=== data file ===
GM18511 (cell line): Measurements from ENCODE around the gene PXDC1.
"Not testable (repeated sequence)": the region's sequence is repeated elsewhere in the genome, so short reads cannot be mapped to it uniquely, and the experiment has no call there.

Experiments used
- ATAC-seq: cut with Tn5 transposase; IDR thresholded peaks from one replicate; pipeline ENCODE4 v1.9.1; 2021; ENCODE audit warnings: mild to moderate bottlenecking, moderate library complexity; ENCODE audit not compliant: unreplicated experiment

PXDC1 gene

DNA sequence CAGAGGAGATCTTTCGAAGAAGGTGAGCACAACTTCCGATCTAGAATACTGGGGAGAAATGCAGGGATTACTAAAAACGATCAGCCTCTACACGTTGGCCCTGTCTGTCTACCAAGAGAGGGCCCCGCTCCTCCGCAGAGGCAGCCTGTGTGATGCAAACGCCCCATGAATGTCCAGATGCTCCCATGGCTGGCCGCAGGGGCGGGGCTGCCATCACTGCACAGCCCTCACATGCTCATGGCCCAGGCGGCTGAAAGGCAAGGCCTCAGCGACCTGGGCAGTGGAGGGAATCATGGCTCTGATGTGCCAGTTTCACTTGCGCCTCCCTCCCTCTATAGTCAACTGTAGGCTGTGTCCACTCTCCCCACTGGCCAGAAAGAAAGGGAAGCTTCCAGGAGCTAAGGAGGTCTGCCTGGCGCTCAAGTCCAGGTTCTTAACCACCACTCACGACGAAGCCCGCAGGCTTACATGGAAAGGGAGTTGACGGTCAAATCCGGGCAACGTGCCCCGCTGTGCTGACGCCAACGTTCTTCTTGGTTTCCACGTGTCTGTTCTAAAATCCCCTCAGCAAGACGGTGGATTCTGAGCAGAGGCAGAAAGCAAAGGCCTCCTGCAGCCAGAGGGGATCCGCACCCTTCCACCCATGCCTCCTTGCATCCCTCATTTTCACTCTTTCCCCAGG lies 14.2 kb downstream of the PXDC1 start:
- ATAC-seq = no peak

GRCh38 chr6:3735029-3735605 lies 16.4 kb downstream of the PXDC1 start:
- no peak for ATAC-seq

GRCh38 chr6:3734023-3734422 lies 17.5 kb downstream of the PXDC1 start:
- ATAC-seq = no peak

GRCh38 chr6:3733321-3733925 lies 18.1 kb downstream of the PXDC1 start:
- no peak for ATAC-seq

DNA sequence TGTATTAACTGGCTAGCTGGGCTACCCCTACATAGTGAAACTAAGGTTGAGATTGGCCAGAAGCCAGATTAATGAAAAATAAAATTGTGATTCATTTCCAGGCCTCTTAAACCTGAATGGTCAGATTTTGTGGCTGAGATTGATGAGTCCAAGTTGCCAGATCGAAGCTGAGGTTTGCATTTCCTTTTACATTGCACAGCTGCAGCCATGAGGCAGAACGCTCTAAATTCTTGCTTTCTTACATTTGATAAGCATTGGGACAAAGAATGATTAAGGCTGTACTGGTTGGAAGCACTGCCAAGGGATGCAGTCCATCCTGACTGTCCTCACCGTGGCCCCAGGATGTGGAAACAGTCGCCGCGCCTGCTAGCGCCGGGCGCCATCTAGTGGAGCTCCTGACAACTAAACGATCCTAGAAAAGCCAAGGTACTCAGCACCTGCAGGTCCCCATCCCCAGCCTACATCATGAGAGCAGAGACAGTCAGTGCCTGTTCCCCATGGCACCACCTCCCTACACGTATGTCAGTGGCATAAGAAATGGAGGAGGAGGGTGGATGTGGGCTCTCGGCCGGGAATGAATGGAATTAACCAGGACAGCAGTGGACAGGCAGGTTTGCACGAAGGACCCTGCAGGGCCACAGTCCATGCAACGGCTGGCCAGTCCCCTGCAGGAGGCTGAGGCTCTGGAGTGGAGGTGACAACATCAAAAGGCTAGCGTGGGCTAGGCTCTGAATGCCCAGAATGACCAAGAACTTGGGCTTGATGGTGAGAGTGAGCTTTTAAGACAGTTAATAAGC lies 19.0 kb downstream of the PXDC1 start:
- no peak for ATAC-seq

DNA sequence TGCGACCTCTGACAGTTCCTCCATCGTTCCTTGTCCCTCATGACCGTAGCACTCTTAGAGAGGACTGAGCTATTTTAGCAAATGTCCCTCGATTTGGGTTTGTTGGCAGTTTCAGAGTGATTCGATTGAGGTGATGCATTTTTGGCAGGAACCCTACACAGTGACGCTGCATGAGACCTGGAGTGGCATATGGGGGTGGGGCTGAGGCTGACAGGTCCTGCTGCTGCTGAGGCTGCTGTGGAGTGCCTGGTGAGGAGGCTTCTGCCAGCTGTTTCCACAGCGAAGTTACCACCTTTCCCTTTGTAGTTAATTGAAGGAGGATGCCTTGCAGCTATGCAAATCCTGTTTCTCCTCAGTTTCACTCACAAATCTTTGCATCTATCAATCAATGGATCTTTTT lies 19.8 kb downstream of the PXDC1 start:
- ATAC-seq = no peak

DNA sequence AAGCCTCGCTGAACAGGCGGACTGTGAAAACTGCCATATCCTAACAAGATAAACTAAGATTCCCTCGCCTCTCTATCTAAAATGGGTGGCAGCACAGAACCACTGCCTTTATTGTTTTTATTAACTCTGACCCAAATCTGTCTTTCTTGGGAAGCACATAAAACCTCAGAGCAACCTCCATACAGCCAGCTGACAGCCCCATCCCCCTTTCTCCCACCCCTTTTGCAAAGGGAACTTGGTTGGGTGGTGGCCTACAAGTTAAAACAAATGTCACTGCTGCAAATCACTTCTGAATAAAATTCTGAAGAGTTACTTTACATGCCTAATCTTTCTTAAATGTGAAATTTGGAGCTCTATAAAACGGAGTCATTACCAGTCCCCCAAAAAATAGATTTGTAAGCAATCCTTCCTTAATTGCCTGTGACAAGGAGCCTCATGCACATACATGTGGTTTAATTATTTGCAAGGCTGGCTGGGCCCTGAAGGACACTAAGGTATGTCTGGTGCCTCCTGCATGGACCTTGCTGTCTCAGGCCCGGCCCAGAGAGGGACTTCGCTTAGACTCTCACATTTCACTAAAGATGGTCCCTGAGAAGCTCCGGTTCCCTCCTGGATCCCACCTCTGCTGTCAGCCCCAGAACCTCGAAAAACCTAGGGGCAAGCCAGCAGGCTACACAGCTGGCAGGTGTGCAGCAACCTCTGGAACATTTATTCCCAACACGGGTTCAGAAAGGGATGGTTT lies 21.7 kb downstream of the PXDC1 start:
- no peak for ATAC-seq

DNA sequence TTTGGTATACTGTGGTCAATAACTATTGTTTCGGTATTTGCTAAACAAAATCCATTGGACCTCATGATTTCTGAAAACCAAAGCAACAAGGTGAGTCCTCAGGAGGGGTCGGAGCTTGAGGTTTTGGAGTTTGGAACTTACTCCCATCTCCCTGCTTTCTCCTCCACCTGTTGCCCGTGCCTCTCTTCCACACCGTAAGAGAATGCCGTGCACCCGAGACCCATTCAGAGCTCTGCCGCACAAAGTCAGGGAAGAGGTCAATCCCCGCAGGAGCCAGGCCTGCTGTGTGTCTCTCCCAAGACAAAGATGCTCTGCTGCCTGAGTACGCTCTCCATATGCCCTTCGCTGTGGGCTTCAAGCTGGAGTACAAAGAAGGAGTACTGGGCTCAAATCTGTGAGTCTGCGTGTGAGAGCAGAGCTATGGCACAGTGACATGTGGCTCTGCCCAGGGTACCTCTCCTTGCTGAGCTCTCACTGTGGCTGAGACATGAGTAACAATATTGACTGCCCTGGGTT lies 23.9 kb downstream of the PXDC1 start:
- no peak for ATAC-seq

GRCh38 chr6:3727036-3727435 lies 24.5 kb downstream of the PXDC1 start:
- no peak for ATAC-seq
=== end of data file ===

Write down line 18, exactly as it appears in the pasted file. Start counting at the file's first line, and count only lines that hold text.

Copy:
DNA sequence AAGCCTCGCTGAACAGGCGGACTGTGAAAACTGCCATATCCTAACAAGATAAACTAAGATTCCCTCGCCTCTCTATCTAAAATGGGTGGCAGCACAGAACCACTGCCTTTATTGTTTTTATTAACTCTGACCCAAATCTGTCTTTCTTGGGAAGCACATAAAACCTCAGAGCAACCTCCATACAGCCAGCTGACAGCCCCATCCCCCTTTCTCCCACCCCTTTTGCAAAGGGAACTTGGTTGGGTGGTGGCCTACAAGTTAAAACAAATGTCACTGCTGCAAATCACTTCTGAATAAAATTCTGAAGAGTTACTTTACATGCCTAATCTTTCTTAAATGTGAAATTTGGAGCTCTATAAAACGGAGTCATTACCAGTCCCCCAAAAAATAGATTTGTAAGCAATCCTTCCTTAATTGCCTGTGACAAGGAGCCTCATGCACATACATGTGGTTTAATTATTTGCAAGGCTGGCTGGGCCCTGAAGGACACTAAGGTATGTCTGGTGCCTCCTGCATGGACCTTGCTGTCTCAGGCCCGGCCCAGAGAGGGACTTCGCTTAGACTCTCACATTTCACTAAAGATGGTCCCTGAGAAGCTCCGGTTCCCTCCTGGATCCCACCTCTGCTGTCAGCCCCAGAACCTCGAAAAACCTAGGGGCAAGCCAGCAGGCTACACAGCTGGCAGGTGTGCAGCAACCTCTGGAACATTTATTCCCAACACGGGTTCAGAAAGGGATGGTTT lies 21.7 kb downstream of the PXDC1 start: